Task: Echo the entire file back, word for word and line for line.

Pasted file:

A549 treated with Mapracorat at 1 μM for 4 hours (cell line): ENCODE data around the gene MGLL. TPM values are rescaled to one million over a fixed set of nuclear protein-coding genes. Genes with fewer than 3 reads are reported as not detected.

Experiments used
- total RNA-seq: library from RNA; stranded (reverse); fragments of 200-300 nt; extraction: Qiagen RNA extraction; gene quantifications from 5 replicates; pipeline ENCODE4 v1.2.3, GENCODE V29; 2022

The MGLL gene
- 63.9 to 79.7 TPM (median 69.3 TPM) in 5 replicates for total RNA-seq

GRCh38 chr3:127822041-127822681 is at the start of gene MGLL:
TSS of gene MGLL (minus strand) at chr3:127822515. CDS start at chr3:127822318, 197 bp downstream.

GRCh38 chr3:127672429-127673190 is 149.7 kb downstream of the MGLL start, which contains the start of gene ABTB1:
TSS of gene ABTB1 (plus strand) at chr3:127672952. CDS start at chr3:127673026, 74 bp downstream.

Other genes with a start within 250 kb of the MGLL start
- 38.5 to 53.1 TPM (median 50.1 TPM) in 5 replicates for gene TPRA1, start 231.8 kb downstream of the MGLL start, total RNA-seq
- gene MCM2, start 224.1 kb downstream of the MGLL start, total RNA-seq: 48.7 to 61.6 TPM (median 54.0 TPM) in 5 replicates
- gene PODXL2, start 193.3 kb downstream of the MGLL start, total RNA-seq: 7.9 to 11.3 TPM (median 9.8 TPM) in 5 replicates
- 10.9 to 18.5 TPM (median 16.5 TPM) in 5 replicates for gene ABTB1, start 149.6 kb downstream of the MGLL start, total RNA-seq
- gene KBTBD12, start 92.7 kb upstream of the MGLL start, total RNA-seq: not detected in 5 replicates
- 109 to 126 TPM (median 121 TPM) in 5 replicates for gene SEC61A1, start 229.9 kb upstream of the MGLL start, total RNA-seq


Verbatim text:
A549 treated with Mapracorat at 1 μM for 4 hours (cell line): ENCODE data around the gene MGLL. TPM values are rescaled to one million over a fixed set of nuclear protein-coding genes. Genes with fewer than 3 reads are reported as not detected.

Experiments used
- total RNA-seq: library from RNA; stranded (reverse); fragments of 200-300 nt; extraction: Qiagen RNA extraction; gene quantifications from 5 replicates; pipeline ENCODE4 v1.2.3, GENCODE V29; 2022

The MGLL gene
- 63.9 to 79.7 TPM (median 69.3 TPM) in 5 replicates for total RNA-seq

GRCh38 chr3:127822041-127822681 is at the start of gene MGLL:
TSS of gene MGLL (minus strand) at chr3:127822515. CDS start at chr3:127822318, 197 bp downstream.

GRCh38 chr3:127672429-127673190 is 149.7 kb downstream of the MGLL start, which contains the start of gene ABTB1:
TSS of gene ABTB1 (plus strand) at chr3:127672952. CDS start at chr3:127673026, 74 bp downstream.

Other genes with a start within 250 kb of the MGLL start
- 38.5 to 53.1 TPM (median 50.1 TPM) in 5 replicates for gene TPRA1, start 231.8 kb downstream of the MGLL start, total RNA-seq
- gene MCM2, start 224.1 kb downstream of the MGLL start, total RNA-seq: 48.7 to 61.6 TPM (median 54.0 TPM) in 5 replicates
- gene PODXL2, start 193.3 kb downstream of the MGLL start, total RNA-seq: 7.9 to 11.3 TPM (median 9.8 TPM) in 5 replicates
- 10.9 to 18.5 TPM (median 16.5 TPM) in 5 replicates for gene ABTB1, start 149.6 kb downstream of the MGLL start, total RNA-seq
- gene KBTBD12, start 92.7 kb upstream of the MGLL start, total RNA-seq: not detected in 5 replicates
- 109 to 126 TPM (median 121 TPM) in 5 replicates for gene SEC61A1, start 229.9 kb upstream of the MGLL start, total RNA-seq